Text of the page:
Starving the Beast
Since the early 1980s, cuts in funding for public universities across the nation have led to increases in tuition (and student loan interest payments...) while these institutions struggle to perform their duties, maintain elite reputations, and provide affordable access.
This is according to Department of Radio-Television-Film Lecturer Steve Mims, who in 2012 began traveling the country to understand what has resulted from higher education reforms sought after by state government legislators, boards of regents, and the university administrators tasked to implement them. His 95-minute documentary “Starving the Beast: The Battle to Disrupt and Reform America’s Public Universities,” is based on Mims’ findings and premiered at the 2016 South by Southwest (SXSW) film festival on March 13. The film is on a shortlist for a possible Academy Award nomination and is currently on the film festival circuit, with the next Austin-based screening scheduled for Friday, Sept. 16 at Violet Crown Cinema.
“The film is about the philosophical shift from viewing investment in education as a social good to a more libertarian, free-market system where costs should be predominately borne by the student,” said Mims.
Mims and producer Bill Banowsky (JD ’93) traveled to North Carolina, Virginia, Wisconsin, Iowa, Louisiana and throughout Texas to interview subjects and investigate a national phenomenon of elite public universities coming to grips with the demands of budget cuts during times of both financial burden and success. The reductions are compounded with increased numbers of students to serve, rising costs associated with aging infrastructure, new facilities, and the demands of instructional and research technologies.
The film discusses the controversies surrounding such reforms as abolishing tenure for established professors, hiring more non-tenure track faculty such as lecturers at lower salaries, decreasing research funds, increasing class sizes and Internet coursework while cutting amenities, administrative costs and expenditures.
“I want the film to compare two critiques of higher education. One is as a public good of social mobility that molds a student into a responsible citizen who is more likely to make more money, vote or make a difference,” said Mims. “The other compares an economic return on the value of higher education as a commodity or consumer good.”
A major concept discussed in the film is one of “disruptive innovation,” which presumably transforms traditional, expensive products or services into more affordable and accessible means. The term is usually referenced in regards to the effects of technology on consumer goods such as cathode ray tube televisions becoming obsolete through LCD flat screen versions or digital film replacing rolls of film emulsion.
Critics of the disruptive innovation model of higher education claim that despite such advances as the Internet and its use as a teaching tool, it falls short as a replacement to interacting with faculty experts, mentors, peers and benefitting from such other campus amenities as career services, student advising or technical services.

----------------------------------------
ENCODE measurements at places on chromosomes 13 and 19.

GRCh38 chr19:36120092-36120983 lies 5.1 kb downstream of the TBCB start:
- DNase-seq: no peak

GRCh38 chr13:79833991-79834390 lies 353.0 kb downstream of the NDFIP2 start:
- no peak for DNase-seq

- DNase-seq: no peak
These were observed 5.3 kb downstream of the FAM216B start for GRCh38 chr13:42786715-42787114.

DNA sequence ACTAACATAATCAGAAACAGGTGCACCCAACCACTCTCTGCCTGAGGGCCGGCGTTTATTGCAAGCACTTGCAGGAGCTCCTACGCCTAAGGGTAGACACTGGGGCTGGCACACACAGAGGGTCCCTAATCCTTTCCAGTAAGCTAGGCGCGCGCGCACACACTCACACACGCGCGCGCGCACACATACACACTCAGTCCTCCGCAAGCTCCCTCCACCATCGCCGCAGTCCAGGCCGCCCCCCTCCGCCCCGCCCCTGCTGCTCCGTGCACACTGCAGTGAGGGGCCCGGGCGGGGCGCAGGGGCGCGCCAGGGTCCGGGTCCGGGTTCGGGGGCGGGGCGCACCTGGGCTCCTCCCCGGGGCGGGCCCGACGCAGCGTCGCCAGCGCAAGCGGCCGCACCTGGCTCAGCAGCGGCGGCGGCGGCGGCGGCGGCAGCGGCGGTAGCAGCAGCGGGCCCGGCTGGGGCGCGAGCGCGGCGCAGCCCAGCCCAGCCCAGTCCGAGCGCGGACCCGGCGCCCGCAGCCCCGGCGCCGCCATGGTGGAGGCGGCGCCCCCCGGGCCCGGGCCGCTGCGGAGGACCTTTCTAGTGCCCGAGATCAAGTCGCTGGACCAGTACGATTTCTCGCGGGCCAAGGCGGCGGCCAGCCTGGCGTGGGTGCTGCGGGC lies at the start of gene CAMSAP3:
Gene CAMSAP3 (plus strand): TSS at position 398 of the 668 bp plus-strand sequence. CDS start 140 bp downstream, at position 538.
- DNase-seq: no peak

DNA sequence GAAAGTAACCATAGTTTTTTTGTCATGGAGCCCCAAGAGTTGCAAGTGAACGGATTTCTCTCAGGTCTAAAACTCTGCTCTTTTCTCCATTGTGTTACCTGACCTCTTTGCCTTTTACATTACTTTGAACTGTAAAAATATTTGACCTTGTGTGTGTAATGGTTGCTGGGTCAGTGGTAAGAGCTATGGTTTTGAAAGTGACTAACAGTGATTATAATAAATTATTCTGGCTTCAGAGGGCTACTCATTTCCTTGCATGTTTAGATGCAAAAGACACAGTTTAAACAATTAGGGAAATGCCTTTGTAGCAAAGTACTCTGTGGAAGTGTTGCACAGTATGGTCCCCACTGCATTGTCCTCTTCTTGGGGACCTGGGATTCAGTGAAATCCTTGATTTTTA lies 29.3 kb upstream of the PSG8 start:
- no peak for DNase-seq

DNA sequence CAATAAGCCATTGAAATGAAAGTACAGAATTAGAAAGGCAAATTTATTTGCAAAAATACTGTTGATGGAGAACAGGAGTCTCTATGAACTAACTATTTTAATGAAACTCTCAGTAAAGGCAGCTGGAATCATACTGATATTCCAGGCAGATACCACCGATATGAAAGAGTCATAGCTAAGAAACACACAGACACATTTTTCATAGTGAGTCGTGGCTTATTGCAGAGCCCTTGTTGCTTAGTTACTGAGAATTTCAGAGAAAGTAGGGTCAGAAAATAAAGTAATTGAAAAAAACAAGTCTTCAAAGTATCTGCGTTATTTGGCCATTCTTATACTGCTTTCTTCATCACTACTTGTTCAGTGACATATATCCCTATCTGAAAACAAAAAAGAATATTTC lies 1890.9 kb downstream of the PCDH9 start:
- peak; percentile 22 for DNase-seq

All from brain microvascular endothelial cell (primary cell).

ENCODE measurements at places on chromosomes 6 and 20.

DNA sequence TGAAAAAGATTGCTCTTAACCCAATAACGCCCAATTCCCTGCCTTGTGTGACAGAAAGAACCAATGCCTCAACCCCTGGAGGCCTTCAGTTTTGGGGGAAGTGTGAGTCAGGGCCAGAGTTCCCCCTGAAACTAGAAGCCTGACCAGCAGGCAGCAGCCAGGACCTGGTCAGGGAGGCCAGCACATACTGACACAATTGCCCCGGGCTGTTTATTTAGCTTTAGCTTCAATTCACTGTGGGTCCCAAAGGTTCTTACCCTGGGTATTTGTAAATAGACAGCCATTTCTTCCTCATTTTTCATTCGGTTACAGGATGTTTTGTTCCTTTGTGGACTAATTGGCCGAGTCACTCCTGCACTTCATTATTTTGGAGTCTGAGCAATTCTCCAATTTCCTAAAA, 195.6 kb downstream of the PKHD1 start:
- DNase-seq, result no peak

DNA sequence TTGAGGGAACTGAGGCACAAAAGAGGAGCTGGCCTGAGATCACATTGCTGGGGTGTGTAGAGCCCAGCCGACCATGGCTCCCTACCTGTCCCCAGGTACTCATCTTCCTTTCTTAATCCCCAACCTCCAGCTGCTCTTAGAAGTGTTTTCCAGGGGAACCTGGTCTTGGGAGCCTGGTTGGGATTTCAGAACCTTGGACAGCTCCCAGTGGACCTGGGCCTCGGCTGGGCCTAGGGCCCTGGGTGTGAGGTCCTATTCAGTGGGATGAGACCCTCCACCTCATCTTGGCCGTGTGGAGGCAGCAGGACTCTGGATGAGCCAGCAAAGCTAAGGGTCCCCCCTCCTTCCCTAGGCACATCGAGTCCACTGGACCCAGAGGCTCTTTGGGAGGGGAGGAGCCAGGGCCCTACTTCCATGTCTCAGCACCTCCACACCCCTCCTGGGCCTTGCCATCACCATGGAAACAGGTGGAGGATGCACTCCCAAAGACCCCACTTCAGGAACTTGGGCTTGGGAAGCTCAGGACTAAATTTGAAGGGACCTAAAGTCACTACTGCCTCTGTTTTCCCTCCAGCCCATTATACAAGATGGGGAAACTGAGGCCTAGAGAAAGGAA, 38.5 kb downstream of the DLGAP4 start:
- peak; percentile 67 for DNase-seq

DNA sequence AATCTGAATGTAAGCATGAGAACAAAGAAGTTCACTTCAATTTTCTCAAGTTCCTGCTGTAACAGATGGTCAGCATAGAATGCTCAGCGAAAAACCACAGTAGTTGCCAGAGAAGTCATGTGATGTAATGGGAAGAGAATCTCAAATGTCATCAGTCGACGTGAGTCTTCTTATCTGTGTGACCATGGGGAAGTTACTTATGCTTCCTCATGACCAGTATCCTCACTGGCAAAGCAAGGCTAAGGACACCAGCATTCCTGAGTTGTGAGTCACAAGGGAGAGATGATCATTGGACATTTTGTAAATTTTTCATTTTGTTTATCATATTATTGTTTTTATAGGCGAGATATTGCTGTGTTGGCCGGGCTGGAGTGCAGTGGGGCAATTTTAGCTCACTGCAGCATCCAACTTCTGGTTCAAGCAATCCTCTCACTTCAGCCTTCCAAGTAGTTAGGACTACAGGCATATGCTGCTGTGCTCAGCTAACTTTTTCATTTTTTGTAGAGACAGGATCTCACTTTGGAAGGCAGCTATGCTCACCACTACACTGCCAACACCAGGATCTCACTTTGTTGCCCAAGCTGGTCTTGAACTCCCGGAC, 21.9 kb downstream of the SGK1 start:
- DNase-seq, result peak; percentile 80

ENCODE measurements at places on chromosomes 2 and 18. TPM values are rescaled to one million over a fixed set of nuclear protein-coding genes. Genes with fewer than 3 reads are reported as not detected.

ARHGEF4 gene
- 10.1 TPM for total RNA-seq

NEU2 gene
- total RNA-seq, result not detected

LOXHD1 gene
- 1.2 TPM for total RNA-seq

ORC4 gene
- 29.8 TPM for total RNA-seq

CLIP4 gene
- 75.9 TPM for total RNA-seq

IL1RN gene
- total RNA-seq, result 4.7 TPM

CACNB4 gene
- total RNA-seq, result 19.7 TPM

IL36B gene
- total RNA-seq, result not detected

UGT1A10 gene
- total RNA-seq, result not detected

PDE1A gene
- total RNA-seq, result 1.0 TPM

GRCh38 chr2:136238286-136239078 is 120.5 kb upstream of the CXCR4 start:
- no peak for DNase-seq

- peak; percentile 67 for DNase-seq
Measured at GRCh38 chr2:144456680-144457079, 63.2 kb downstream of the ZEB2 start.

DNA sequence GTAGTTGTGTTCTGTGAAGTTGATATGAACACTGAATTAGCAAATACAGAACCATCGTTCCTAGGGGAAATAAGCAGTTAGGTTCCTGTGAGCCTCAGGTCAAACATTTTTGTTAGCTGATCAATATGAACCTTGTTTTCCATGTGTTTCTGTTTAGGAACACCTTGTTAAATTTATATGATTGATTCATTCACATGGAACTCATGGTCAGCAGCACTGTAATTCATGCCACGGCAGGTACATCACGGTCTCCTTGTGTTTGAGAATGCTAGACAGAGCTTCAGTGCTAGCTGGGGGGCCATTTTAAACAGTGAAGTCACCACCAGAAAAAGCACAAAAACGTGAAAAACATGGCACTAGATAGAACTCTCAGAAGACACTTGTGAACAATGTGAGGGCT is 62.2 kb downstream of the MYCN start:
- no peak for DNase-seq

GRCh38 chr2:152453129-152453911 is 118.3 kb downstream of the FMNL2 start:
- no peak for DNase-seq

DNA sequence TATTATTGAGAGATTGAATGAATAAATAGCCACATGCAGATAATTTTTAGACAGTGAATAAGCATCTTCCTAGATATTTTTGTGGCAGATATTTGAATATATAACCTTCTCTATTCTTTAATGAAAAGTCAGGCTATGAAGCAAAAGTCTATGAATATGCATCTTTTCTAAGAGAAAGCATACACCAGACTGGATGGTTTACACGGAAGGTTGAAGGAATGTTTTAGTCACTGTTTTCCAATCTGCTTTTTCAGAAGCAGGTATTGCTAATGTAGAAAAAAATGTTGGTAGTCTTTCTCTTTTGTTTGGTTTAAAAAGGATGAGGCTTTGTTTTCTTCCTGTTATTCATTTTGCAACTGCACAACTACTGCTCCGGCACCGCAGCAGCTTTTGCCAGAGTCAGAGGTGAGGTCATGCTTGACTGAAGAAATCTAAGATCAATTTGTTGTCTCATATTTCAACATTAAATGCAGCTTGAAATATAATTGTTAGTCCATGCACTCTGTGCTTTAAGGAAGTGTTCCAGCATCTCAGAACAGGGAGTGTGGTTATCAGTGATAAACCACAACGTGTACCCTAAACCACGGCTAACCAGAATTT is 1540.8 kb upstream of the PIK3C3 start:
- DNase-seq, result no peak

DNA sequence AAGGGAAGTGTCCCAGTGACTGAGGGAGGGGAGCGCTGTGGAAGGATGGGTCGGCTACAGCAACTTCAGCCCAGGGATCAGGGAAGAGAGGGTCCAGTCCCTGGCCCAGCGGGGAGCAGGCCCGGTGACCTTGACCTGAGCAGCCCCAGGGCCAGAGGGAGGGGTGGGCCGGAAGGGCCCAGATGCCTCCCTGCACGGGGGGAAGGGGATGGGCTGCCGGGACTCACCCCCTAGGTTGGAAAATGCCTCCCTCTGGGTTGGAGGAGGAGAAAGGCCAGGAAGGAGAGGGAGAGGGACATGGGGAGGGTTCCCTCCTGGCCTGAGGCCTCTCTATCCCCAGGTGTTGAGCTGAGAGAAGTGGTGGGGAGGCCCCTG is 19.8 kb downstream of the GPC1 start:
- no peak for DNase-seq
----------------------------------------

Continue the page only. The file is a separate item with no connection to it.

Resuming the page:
“Higher education is more of an experience than it is a product but much like advancements in products such as cars, there are more varied and useful services people have come to expect,” said Mims. “The traditional thinking was the state makes an investment in the people of the state, and the people will turn around and make an investment back into the state.”
Mims said the documentary has attracted national and international attention due to the huge problems stemming from student debt and the question of why higher education has become so expensive.
“There’s a vague attitude that indicts students themselves or that schools are taking advantage of them by accepting federal loans, which fails to account for the history of what has happened since 1980,” said Mims. “The film asks us to account for our priorities and where we invest our money. I want to let the people in the film do the talking and let the film speak for itself.”
From the press:
“A polished and provocative documentary” – Variety, Joe Leydon
“No film better exposes the coordinated assault on public higher education that’s going on right now across the country.” – The Huffington Post.
“A strong narrative and compelling cinematography.” – The Village Voice, Daphne Howland
“…it contains big insights…helps lay the groundwork for debates over whether our universities should be designed to broadly increase society’s capacity for reason and insight, or should have their productivity monitored moment-by-moment by people who believe that 'everything can be measured in dollars.'” – The Hollywood Reporter.
“Lays out with calm, terrifying clarity how US public universities are being turned into profit-making ventures at the expense of students and education.” – FlickFilosopher, MaryAnn Johanso
“…'Starving the Beast' makes all too clear, what happened to public higher education in America was no accident. Instead, it was one of the most ingenious and nefarious elements of a long-term right-wing assault on the public sphere.” —Andrew O’Hehir, salon.com
“Richly detailed…Gets to the heart of what some have called the battle for America's soul. . . Provides invaluable reference material for newcomers to the subject.” —Jennie Kermode, Eye For Film